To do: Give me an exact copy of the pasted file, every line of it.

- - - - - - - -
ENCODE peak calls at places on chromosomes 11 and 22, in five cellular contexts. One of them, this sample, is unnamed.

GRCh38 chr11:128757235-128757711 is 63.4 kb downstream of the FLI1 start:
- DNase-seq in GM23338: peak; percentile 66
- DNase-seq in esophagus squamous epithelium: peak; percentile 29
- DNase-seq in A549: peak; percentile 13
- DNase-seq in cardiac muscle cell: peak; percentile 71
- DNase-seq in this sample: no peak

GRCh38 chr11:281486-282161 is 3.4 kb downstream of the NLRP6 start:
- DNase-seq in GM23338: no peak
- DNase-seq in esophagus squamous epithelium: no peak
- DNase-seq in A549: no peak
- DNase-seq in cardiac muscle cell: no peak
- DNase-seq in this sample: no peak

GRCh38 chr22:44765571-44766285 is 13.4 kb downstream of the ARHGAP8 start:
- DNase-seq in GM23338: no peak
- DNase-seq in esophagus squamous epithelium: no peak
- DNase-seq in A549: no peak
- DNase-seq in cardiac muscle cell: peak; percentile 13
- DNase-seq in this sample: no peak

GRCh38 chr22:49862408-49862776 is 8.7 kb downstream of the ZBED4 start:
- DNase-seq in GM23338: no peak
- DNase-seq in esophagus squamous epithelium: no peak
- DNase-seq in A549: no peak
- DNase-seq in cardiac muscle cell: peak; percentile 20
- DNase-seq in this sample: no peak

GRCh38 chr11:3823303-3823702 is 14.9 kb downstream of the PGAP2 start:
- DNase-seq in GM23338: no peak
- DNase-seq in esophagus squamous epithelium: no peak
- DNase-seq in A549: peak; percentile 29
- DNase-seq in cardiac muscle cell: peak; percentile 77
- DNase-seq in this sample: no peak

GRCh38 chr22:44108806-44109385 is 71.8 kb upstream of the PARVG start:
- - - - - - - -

ENCODE peak calls at places on chromosomes 11 and 22, in five cellular contexts. One of them, this sample, is unnamed.

GRCh38 chr11:128757235-128757711 is 63.4 kb downstream of the FLI1 start:
- DNase-seq in GM23338: peak; percentile 66
- DNase-seq in esophagus squamous epithelium: peak; percentile 29
- DNase-seq in A549: peak; percentile 13
- DNase-seq in cardiac muscle cell: peak; percentile 71
- DNase-seq in this sample: no peak

GRCh38 chr11:281486-282161 is 3.4 kb downstream of the NLRP6 start:
- DNase-seq in GM23338: no peak
- DNase-seq in esophagus squamous epithelium: no peak
- DNase-seq in A549: no peak
- DNase-seq in cardiac muscle cell: no peak
- DNase-seq in this sample: no peak

GRCh38 chr22:44765571-44766285 is 13.4 kb downstream of the ARHGAP8 start:
- DNase-seq in GM23338: no peak
- DNase-seq in esophagus squamous epithelium: no peak
- DNase-seq in A549: no peak
- DNase-seq in cardiac muscle cell: peak; percentile 13
- DNase-seq in this sample: no peak

GRCh38 chr22:49862408-49862776 is 8.7 kb downstream of the ZBED4 start:
- DNase-seq in GM23338: no peak
- DNase-seq in esophagus squamous epithelium: no peak
- DNase-seq in A549: no peak
- DNase-seq in cardiac muscle cell: peak; percentile 20
- DNase-seq in this sample: no peak

GRCh38 chr11:3823303-3823702 is 14.9 kb downstream of the PGAP2 start:
- DNase-seq in GM23338: no peak
- DNase-seq in esophagus squamous epithelium: no peak
- DNase-seq in A549: peak; percentile 29
- DNase-seq in cardiac muscle cell: peak; percentile 77
- DNase-seq in this sample: no peak

GRCh38 chr22:44108806-44109385 is 71.8 kb upstream of the PARVG start: